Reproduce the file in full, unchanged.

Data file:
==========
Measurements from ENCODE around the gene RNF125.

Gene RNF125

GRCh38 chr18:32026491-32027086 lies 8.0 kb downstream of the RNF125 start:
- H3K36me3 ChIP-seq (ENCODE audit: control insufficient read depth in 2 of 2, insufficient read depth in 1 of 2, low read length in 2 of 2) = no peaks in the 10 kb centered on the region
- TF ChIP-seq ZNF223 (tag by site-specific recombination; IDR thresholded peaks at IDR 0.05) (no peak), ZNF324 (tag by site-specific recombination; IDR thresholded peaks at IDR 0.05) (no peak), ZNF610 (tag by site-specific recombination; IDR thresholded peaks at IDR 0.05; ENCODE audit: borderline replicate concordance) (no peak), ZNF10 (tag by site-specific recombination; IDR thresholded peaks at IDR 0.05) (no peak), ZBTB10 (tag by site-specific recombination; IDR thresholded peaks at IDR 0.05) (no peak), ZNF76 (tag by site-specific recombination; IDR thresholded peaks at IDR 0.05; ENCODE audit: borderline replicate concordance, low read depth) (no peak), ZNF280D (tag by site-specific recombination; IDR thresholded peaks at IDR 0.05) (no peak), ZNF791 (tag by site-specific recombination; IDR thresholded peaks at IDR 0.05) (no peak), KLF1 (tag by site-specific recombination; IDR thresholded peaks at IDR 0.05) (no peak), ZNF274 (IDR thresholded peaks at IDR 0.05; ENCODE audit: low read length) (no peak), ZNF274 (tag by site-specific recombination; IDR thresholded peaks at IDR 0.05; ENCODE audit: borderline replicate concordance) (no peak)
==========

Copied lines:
Measurements from ENCODE around the gene RNF125.

Gene RNF125

GRCh38 chr18:32026491-32027086 lies 8.0 kb downstream of the RNF125 start:
- H3K36me3 ChIP-seq (ENCODE audit: control insufficient read depth in 2 of 2, insufficient read depth in 1 of 2, low read length in 2 of 2) = no peaks in the 10 kb centered on the region
- TF ChIP-seq ZNF223 (tag by site-specific recombination; IDR thresholded peaks at IDR 0.05) (no peak), ZNF324 (tag by site-specific recombination; IDR thresholded peaks at IDR 0.05) (no peak), ZNF610 (tag by site-specific recombination; IDR thresholded peaks at IDR 0.05; ENCODE audit: borderline replicate concordance) (no peak), ZNF10 (tag by site-specific recombination; IDR thresholded peaks at IDR 0.05) (no peak), ZBTB10 (tag by site-specific recombination; IDR thresholded peaks at IDR 0.05) (no peak), ZNF76 (tag by site-specific recombination; IDR thresholded peaks at IDR 0.05; ENCODE audit: borderline replicate concordance, low read depth) (no peak), ZNF280D (tag by site-specific recombination; IDR thresholded peaks at IDR 0.05) (no peak), ZNF791 (tag by site-specific recombination; IDR thresholded peaks at IDR 0.05) (no peak), KLF1 (tag by site-specific recombination; IDR thresholded peaks at IDR 0.05) (no peak), ZNF274 (IDR thresholded peaks at IDR 0.05; ENCODE audit: low read length) (no peak), ZNF274 (tag by site-specific recombination; IDR thresholded peaks at IDR 0.05; ENCODE audit: borderline replicate concordance) (no peak)